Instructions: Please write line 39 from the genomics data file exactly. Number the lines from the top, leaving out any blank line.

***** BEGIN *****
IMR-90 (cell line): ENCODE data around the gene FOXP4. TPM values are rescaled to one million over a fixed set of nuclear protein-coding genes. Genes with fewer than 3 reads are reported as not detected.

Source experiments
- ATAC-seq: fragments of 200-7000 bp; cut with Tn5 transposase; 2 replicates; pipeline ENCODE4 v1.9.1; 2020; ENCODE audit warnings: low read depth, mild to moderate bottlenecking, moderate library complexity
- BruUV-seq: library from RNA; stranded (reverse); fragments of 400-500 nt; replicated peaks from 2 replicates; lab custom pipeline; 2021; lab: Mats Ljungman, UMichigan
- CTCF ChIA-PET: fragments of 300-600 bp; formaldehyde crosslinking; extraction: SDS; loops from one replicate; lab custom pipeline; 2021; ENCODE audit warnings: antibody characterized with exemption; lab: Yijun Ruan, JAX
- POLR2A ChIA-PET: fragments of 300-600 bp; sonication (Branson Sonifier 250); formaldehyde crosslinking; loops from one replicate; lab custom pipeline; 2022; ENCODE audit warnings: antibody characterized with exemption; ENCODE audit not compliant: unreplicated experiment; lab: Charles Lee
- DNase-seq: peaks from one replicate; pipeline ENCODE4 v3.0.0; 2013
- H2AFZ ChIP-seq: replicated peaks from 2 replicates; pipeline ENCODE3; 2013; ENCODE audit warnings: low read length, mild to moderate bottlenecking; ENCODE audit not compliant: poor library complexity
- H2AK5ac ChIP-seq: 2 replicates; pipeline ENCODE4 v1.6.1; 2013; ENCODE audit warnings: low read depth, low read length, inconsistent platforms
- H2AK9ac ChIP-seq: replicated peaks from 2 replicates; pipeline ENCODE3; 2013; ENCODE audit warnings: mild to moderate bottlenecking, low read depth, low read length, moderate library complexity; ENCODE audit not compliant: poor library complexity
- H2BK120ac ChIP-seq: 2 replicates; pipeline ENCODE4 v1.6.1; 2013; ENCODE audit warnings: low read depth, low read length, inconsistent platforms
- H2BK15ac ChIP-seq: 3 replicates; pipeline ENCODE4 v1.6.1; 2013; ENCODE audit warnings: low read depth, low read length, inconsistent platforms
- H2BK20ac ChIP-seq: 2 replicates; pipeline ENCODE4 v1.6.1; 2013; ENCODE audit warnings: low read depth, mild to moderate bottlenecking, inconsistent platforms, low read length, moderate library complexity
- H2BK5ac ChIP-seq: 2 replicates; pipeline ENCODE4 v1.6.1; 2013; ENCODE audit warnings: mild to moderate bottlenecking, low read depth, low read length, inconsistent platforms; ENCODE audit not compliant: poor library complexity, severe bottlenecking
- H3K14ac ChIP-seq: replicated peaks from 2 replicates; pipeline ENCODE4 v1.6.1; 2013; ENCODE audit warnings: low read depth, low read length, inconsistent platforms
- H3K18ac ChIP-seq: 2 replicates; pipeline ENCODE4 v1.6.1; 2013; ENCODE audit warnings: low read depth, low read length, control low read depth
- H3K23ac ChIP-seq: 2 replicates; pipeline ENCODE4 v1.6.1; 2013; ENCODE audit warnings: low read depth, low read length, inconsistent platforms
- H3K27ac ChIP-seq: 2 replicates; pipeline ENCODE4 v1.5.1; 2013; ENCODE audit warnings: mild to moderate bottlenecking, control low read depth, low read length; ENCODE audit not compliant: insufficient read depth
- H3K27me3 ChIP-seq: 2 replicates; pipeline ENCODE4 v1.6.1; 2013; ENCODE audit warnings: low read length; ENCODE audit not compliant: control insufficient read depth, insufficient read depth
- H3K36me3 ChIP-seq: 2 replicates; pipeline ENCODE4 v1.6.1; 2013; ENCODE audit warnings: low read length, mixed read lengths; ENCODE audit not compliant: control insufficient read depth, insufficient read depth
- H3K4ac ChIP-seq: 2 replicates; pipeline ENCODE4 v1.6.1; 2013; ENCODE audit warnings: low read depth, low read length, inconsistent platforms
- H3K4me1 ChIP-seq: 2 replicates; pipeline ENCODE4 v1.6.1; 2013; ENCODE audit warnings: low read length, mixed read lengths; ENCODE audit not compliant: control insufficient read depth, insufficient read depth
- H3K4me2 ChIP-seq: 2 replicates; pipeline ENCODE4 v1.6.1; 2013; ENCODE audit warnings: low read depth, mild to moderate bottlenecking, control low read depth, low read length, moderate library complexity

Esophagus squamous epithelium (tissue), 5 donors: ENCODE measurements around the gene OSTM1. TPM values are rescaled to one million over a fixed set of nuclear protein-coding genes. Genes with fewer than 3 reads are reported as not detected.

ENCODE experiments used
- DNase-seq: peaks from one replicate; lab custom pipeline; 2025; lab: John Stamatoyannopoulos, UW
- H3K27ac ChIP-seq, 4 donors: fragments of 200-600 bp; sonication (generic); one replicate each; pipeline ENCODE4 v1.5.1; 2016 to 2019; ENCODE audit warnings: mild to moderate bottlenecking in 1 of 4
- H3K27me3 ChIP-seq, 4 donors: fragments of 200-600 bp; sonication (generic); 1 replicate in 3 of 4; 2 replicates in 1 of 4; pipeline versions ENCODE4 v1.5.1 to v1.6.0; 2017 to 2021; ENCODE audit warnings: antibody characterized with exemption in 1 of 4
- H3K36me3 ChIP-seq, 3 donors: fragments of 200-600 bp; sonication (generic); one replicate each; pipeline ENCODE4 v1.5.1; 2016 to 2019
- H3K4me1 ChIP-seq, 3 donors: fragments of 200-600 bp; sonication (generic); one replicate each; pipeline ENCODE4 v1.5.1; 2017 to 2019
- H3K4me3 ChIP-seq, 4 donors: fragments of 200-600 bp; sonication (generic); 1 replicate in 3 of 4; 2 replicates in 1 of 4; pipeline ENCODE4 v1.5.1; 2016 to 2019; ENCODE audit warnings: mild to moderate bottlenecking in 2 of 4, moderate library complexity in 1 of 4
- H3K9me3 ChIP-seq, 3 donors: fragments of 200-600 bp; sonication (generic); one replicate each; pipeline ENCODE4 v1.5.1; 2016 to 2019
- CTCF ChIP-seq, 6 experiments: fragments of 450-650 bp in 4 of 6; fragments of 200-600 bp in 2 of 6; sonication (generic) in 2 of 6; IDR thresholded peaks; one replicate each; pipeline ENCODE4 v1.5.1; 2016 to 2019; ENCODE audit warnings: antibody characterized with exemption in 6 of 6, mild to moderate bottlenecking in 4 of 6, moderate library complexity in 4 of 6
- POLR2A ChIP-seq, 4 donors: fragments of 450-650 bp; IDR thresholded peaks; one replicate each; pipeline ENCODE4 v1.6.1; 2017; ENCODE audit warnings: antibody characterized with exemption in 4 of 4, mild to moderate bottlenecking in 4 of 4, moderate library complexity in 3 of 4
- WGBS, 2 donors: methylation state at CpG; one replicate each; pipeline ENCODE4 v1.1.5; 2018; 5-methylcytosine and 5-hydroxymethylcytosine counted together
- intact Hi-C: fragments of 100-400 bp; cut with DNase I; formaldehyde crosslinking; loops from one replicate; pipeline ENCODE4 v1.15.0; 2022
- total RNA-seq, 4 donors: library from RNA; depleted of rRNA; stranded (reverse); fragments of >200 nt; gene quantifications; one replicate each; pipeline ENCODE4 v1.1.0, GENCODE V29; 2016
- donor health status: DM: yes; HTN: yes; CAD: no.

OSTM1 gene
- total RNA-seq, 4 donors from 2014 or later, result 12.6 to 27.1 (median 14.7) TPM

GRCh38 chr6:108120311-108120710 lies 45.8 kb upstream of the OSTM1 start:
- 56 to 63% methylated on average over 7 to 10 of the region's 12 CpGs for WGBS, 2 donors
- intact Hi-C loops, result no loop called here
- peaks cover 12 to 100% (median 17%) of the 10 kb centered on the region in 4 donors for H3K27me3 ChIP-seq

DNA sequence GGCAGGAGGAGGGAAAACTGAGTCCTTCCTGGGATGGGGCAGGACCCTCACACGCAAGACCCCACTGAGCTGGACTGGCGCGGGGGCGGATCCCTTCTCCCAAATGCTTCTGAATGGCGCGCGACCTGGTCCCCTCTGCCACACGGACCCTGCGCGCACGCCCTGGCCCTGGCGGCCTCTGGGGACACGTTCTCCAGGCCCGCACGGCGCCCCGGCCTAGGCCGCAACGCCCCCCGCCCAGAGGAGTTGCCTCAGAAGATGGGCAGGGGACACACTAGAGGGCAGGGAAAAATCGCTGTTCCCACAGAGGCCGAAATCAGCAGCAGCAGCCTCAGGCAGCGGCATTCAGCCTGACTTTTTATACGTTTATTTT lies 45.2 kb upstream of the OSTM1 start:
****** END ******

OSTM1 gene